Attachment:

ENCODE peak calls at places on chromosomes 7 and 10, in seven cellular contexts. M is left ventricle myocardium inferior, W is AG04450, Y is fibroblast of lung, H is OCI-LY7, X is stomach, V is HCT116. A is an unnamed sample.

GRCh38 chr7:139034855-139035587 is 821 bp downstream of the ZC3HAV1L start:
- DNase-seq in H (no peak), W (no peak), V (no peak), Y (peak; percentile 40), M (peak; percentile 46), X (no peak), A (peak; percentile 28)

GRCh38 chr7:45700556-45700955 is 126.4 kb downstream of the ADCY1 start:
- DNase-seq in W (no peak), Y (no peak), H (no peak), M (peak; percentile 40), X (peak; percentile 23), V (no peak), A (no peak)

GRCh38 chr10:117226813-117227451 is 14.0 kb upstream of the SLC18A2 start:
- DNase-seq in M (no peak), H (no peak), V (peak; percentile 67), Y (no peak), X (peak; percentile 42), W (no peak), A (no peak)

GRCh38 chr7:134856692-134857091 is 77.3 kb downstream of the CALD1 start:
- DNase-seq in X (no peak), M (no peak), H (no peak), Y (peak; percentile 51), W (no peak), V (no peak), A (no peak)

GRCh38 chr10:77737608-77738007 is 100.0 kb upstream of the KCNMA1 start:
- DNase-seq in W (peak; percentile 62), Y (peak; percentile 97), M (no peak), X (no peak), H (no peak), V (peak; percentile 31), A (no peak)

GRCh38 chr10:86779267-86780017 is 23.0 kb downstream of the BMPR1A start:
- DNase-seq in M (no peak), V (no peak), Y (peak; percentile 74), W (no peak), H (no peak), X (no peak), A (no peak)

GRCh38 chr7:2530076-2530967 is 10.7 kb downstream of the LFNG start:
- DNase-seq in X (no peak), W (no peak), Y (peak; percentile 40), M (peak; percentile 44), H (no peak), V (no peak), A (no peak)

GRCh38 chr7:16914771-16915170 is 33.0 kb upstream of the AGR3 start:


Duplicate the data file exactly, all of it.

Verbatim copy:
ENCODE peak calls at places on chromosomes 7 and 10, in seven cellular contexts. M is left ventricle myocardium inferior, W is AG04450, Y is fibroblast of lung, H is OCI-LY7, X is stomach, V is HCT116. A is an unnamed sample.

GRCh38 chr7:139034855-139035587 is 821 bp downstream of the ZC3HAV1L start:
- DNase-seq in H (no peak), W (no peak), V (no peak), Y (peak; percentile 40), M (peak; percentile 46), X (no peak), A (peak; percentile 28)

GRCh38 chr7:45700556-45700955 is 126.4 kb downstream of the ADCY1 start:
- DNase-seq in W (no peak), Y (no peak), H (no peak), M (peak; percentile 40), X (peak; percentile 23), V (no peak), A (no peak)

GRCh38 chr10:117226813-117227451 is 14.0 kb upstream of the SLC18A2 start:
- DNase-seq in M (no peak), H (no peak), V (peak; percentile 67), Y (no peak), X (peak; percentile 42), W (no peak), A (no peak)

GRCh38 chr7:134856692-134857091 is 77.3 kb downstream of the CALD1 start:
- DNase-seq in X (no peak), M (no peak), H (no peak), Y (peak; percentile 51), W (no peak), V (no peak), A (no peak)

GRCh38 chr10:77737608-77738007 is 100.0 kb upstream of the KCNMA1 start:
- DNase-seq in W (peak; percentile 62), Y (peak; percentile 97), M (no peak), X (no peak), H (no peak), V (peak; percentile 31), A (no peak)

GRCh38 chr10:86779267-86780017 is 23.0 kb downstream of the BMPR1A start:
- DNase-seq in M (no peak), V (no peak), Y (peak; percentile 74), W (no peak), H (no peak), X (no peak), A (no peak)

GRCh38 chr7:2530076-2530967 is 10.7 kb downstream of the LFNG start:
- DNase-seq in X (no peak), W (no peak), Y (peak; percentile 40), M (peak; percentile 44), H (no peak), V (no peak), A (no peak)

GRCh38 chr7:16914771-16915170 is 33.0 kb upstream of the AGR3 start: